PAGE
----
The feature that most caught the attention of politicians
and commentators, apart from changes in the political balance of
the coalitions, was the turnout for these elections. For the first time
in the electoral history of republican Italy, non-voters in the provincial
elections in some cases amounted to more than 50 percent of
the electorate. Largely blamed for this fall in electoral participation
was the frequency with which voters had been recently called to
the polling booths; and this accelerated the process of modifying
the law on the direct election of the mayor, it being proposed,
amongst other things, that all the administrative elections should
be combined into a single annual round of voting.
Paperwork and the Political Machine
Alexander Thomas T. Smith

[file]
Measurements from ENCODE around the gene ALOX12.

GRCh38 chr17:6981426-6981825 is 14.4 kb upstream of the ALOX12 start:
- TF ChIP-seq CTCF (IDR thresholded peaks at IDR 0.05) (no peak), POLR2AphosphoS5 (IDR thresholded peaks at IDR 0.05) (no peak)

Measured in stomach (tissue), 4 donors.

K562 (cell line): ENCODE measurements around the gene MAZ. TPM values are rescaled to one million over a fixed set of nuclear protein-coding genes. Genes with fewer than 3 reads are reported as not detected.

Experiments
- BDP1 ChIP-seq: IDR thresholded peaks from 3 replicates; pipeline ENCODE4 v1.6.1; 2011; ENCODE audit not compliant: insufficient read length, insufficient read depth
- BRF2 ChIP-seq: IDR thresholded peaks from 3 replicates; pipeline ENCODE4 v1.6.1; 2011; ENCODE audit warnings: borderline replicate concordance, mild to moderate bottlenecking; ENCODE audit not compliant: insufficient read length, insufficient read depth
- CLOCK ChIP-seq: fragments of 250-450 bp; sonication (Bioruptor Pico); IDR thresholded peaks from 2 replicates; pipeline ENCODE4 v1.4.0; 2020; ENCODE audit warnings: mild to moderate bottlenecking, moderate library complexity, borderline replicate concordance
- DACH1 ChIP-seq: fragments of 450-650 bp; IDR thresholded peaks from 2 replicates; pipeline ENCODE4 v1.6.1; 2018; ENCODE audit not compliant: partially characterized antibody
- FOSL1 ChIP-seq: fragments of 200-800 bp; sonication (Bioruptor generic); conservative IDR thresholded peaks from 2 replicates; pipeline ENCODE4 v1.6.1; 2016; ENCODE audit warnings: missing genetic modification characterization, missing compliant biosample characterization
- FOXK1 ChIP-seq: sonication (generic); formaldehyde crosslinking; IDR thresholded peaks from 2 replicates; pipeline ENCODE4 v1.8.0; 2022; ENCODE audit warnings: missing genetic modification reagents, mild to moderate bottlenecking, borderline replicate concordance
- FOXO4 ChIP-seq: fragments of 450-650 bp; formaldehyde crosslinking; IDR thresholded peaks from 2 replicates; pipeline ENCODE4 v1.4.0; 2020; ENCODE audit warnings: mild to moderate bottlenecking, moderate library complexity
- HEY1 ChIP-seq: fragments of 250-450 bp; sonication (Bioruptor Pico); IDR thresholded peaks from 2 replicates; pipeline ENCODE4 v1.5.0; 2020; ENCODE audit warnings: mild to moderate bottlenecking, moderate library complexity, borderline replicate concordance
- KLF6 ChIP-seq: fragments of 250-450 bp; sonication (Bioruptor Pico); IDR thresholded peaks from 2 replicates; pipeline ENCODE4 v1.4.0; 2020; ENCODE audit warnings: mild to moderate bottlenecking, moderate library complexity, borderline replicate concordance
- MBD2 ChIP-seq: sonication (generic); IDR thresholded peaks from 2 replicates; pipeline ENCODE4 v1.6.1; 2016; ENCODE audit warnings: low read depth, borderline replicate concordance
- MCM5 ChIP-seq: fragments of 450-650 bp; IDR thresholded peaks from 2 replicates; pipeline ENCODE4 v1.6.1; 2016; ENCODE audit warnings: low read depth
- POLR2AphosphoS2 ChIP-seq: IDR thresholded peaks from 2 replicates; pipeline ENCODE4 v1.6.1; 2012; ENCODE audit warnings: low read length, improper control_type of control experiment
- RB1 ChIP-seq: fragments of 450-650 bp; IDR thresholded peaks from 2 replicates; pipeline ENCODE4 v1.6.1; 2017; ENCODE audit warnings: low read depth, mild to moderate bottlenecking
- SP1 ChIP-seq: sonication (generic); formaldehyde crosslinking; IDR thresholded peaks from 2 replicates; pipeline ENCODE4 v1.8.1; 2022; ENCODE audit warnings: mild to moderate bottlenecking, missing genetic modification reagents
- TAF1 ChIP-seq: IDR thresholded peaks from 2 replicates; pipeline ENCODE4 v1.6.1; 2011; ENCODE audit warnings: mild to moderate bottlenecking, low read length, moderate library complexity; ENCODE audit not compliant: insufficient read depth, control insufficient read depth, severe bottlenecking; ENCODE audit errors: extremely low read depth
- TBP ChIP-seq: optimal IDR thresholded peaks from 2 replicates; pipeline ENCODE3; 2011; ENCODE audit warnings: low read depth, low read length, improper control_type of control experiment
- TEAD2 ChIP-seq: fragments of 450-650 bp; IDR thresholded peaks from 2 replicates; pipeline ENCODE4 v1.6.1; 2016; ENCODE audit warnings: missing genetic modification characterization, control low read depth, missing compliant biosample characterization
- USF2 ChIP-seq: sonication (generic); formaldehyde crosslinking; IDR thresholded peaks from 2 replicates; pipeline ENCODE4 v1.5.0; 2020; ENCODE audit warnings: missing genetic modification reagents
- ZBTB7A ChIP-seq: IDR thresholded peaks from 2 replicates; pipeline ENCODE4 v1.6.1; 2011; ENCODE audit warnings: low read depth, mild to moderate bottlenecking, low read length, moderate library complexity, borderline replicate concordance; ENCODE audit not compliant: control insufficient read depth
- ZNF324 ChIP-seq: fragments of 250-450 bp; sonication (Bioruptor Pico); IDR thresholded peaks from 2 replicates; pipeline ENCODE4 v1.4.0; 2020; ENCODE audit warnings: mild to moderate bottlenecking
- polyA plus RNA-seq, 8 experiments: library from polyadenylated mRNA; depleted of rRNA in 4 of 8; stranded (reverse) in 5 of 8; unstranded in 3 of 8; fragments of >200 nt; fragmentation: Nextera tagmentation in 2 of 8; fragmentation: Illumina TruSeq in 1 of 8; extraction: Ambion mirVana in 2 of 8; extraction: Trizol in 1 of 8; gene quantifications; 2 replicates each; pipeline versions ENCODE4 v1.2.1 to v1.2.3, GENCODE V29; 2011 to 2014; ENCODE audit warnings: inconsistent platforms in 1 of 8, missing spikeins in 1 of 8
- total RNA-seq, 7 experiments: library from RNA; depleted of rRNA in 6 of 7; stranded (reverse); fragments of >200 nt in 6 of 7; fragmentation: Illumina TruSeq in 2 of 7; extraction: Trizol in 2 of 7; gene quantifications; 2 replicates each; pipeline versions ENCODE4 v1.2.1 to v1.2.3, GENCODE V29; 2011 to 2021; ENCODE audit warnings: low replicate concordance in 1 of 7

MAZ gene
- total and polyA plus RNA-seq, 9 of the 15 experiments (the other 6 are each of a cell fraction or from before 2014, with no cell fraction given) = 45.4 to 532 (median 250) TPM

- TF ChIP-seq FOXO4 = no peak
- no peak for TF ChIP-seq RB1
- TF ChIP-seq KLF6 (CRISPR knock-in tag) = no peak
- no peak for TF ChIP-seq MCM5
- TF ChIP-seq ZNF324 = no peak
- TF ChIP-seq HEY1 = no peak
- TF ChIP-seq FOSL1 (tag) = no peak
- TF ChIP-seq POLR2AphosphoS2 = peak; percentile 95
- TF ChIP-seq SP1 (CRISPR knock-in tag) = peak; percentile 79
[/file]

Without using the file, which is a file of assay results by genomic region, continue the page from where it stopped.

Drawing on ethnographic fieldwork carried out in Dumfries and Galloway, this article describes how Conservative Party activists put a variety of discursive artefacts to work as they sought to mass produce and distribute leaflets during the 2003 local Government and Scottish Parliament elections. The leaflet, called In Touch, rendered explicit the need to demonstrate that a political candidate and political party are connected (in touch) with a wider community. This leaflet was therefore designed to invoke a set of connections between person (the candidate), place (the Council Ward/community) and political party (the Conservatives) that might register with even the most disinterested elector. At the same time, the production of these leaflets facilitated the generation of an activist network amongst the party's volunteer base, which exhausted itself by the time Polling Day passed. I argue that addressing logistical and organizational questions - that is, activist methodology - in the production of the In Touch leaflet focused the attention of political activists more than the 'issues' on which they intended to campaign, which were 'found' or 'produced' as artefacts or contrivances of activist labour. In addressing such questions, Tory strategists hoped to 'make (a) difference' given that they tended to view previous campaigns to have been executed in an amateur and disorganized fashion. Through the sheer scale of their production and distribution throughout Dumfries and Galloway, it was hoped that the In Touch leaflets would produce social as well as electoral effects.